Uniformity: this was important for ensuring that our measured time-savings were maintained when the trolleys were rolled out across multiple wards allowing medical staff to be familiar with the trolleys no matter which ward they were visiting. We feel uniformity of design has a strong role to play across the NHS improving the safety of processes and enhancing efficiency.
Co-ordination and leadership: from the outset of the initiative, one person (RS) was designated responsible for co-ordinating the project, arranging meetings, and liaising with senior colleagues. This meant that despite being a large group of junior doctors with time-consuming clinical duties and varying interests, the project was well led and progressed contemporaneously.
Importance of data: early on in our project, the validity of our idea was supported by clear data demonstrating the proof of concept. This allowed us to confidently advocate the effectiveness of our initiative to trust managers and provided the evidence we needed to strengthen our case when requesting funding. As we progressed, the more data we collected, the stronger our case became.
A can-do attitude: We came across a number of obstacles during the course of our project that at times seemed daunting. This was particularly true when procuring the trolleys through NHS supply chain and when storing and prepping the trolleys pre-roll out. We certainly found that perserverance and a positive attitude paid off in buckets here.
Listening to feedback (good and bad): During the course of the project, we had positive and negative feedback either objectively driven by the PDSA data or subjectively given at meetings. All feedback was helpful in allowing us to improve the trolleys, for instance prompting us to place item pictures and cost labels within each drawer and more appropriately position the trolleys.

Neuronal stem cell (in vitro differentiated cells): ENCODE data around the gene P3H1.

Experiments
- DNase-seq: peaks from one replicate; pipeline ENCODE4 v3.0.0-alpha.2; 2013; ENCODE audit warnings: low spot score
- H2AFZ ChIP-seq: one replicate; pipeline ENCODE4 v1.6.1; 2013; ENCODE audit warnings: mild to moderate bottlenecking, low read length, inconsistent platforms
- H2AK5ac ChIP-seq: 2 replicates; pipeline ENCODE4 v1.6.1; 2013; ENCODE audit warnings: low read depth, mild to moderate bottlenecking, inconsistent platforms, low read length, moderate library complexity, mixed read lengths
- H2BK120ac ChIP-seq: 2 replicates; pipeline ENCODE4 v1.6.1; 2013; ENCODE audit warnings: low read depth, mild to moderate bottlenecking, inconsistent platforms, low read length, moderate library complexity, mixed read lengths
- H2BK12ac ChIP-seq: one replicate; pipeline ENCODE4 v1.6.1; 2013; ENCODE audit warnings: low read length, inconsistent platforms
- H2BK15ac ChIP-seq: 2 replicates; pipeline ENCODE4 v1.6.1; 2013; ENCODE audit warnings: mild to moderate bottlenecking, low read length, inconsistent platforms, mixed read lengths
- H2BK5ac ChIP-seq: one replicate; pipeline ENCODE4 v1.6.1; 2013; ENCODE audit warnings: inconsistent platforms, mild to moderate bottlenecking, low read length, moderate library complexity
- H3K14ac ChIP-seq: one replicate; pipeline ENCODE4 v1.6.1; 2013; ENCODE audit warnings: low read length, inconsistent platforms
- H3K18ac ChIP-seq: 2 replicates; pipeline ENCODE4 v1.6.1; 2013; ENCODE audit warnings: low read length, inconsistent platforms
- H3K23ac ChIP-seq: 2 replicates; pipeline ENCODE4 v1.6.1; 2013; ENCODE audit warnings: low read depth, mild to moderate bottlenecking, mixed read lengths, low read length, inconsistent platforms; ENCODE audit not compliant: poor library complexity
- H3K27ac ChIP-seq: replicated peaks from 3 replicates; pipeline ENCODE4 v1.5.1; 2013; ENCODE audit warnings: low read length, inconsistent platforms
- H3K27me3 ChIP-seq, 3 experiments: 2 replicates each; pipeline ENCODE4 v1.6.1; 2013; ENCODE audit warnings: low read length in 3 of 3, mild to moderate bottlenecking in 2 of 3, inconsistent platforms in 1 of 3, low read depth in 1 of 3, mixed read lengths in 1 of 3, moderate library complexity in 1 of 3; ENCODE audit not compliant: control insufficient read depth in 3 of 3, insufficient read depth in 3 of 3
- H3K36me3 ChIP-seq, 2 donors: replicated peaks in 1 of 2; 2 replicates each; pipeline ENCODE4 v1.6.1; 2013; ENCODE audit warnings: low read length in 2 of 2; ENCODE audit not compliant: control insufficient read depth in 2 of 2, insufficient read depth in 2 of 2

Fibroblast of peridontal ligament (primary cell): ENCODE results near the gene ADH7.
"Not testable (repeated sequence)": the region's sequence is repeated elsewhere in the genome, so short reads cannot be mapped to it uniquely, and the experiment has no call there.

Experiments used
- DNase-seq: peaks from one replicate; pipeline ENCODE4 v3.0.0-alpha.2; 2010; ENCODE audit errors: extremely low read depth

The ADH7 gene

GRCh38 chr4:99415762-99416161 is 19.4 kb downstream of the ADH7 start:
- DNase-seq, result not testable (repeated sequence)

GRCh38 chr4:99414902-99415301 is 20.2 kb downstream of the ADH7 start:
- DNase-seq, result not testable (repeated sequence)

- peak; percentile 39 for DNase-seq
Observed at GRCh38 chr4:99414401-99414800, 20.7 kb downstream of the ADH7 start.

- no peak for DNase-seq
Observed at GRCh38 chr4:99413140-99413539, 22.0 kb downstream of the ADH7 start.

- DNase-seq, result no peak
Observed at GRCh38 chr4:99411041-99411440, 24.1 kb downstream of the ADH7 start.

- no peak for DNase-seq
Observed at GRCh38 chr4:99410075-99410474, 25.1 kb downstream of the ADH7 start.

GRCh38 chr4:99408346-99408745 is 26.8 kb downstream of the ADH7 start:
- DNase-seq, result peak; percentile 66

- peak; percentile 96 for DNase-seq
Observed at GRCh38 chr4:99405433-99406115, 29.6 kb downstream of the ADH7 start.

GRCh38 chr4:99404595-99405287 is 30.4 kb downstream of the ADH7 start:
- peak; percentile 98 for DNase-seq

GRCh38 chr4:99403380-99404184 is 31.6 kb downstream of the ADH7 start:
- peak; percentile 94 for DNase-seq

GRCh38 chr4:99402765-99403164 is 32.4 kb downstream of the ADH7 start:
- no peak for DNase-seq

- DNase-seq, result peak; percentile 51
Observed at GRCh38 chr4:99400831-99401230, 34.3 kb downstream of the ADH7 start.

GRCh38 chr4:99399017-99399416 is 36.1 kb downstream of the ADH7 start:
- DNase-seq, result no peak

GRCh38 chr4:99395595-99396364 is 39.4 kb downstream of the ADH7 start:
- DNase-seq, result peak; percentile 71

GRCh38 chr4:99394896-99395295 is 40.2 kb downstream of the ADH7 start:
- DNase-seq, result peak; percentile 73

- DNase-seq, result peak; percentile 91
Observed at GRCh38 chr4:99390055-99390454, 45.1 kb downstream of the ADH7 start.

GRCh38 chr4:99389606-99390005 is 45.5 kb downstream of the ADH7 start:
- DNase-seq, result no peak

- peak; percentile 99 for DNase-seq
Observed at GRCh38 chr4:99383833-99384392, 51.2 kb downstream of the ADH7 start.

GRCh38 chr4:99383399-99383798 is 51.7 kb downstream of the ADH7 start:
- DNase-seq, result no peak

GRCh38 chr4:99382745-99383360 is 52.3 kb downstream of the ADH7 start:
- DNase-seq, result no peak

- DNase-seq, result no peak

Sidelining of trolleys: We tried to locate clinical equipment trolleys in locations that were as close to patient care as possible but did not obstruct the coming and going of ward-staff and visitors. We found that trolleys on some wards due to their mobile nature were sometimes sidelined to out-of the way locations whilst on other wards they were simply placed in already crowded clinical equipment rooms but we tried to discourage this.
Effecting hospital wide change: Initially when we set out to pursue our quality improvement initiative, we envisaged rolling out the concept to all wards across the trust. It quickly became apparent that this aim would be undeliverable over the two year time-frame of our foundation training so we took the decision to restrict the initiative to the more achievable remit of the surgical directorate. Nonetheless, now that many of us have all moved on beyond foundation training, the project has been taken forward by the local foundation programme lead and trolleys have been incorporated into the design of every ward in the new Southmead Hospital Brunel Building (See figure 6).
By implementing clinical equipment trolleys on the surgical wards at North Bristol NHS Trust, we were able to improve the accessibility and availability of clinical equipment to all healthcare professionals within these clinical areas. By implementing, a very simple common-sense intervention with multidisciplinary engagement, supportive managers, and a versatile adaptive strategy we achieved a measured reduction in the time-taken to locate clinical equipment. Standardising the organisation of clinical equipment across clinical areas and even across trusts has the potential to considerably reduce clinical time wasted looking for clinical equipment and increase time available for medical staff to provide direct patient care.
NHS Institute for Improvement and Innovation: Releasing Time to Care
Last accessed: 29th October 2014.
Bethune R, Soo E, Woodhead P, Van Hamel C, Watson J. Engaging all doctors in continuous quality improvement: a structured, supported programme for first-year doctors across a training deanery in England. BMJ Qual Saf 2013;22(8)613-7.
Declaration of interests
JW, RS, EN-S, and KF have no competing interests to declare.
We acknowledge the contributions of Jane Muir, Rachel Cowie, Phil Williams, Natalie Parkinson, Yusra Khan, Hajib Kamali and Ben Walton as part of the original QI team. We also acknowledge the support and funding provided by North Bristol NHS Trust postgraduate medical education department, surgical directorate and executive team as well as NHS Medical Education South West who facilitated and funded our initiative. We thank Matt Molyneux, Ed Miles, and the DocBox team at University Hospitals Bristol NHS Foundation Trust for sharing their approach to a very similar problem with us.
Ethical approval was not sought for this project.